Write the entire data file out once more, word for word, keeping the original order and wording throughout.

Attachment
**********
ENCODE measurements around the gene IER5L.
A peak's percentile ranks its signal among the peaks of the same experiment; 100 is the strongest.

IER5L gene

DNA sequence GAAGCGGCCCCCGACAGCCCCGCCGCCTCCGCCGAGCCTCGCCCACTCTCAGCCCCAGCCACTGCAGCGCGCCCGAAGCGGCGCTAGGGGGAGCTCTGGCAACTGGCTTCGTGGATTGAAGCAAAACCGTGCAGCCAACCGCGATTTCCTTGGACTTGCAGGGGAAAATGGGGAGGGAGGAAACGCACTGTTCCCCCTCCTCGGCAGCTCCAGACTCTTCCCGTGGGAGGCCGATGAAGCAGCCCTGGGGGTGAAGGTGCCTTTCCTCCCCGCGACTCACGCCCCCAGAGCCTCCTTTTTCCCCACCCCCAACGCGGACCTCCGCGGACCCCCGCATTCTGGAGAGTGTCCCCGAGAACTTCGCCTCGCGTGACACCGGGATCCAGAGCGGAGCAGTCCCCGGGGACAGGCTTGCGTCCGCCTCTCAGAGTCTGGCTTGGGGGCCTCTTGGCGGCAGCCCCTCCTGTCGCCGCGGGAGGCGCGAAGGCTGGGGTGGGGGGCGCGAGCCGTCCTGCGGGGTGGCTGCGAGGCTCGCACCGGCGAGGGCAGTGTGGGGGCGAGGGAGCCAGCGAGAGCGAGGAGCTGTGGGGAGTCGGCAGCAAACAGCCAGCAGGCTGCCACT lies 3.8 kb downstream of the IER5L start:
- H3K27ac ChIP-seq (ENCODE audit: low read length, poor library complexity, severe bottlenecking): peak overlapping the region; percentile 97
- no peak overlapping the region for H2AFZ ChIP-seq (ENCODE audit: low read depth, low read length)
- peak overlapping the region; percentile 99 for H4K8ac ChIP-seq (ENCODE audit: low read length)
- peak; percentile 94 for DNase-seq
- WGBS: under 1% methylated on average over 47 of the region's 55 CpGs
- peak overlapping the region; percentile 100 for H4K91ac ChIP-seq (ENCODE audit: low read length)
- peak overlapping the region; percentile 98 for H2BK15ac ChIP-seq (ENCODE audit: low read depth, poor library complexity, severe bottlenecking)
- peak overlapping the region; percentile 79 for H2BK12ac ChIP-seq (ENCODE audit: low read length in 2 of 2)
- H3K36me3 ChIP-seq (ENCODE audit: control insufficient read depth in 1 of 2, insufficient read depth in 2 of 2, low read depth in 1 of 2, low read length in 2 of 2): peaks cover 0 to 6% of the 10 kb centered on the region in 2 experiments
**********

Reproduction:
ENCODE measurements around the gene IER5L.
A peak's percentile ranks its signal among the peaks of the same experiment; 100 is the strongest.

IER5L gene

DNA sequence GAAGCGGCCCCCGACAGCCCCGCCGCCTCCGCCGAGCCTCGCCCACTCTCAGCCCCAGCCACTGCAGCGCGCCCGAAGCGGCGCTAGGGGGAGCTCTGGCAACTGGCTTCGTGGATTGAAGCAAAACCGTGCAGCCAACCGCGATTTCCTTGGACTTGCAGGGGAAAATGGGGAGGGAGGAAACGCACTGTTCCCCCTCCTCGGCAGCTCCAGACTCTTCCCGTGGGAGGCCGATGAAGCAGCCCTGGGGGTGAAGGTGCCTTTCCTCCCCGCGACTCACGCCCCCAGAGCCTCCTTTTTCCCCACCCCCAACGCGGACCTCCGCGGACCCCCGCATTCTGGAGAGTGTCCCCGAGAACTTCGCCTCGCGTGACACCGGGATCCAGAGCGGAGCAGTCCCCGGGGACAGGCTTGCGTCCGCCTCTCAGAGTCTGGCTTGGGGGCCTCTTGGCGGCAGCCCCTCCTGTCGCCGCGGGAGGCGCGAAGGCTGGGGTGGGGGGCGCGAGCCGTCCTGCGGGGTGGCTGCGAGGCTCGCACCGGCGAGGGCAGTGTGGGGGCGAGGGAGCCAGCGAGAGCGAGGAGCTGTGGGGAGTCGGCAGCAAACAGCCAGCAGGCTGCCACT lies 3.8 kb downstream of the IER5L start:
- H3K27ac ChIP-seq (ENCODE audit: low read length, poor library complexity, severe bottlenecking): peak overlapping the region; percentile 97
- no peak overlapping the region for H2AFZ ChIP-seq (ENCODE audit: low read depth, low read length)
- peak overlapping the region; percentile 99 for H4K8ac ChIP-seq (ENCODE audit: low read length)
- peak; percentile 94 for DNase-seq
- WGBS: under 1% methylated on average over 47 of the region's 55 CpGs
- peak overlapping the region; percentile 100 for H4K91ac ChIP-seq (ENCODE audit: low read length)
- peak overlapping the region; percentile 98 for H2BK15ac ChIP-seq (ENCODE audit: low read depth, poor library complexity, severe bottlenecking)
- peak overlapping the region; percentile 79 for H2BK12ac ChIP-seq (ENCODE audit: low read length in 2 of 2)
- H3K36me3 ChIP-seq (ENCODE audit: control insufficient read depth in 1 of 2, insufficient read depth in 2 of 2, low read depth in 1 of 2, low read length in 2 of 2): peaks cover 0 to 6% of the 10 kb centered on the region in 2 experiments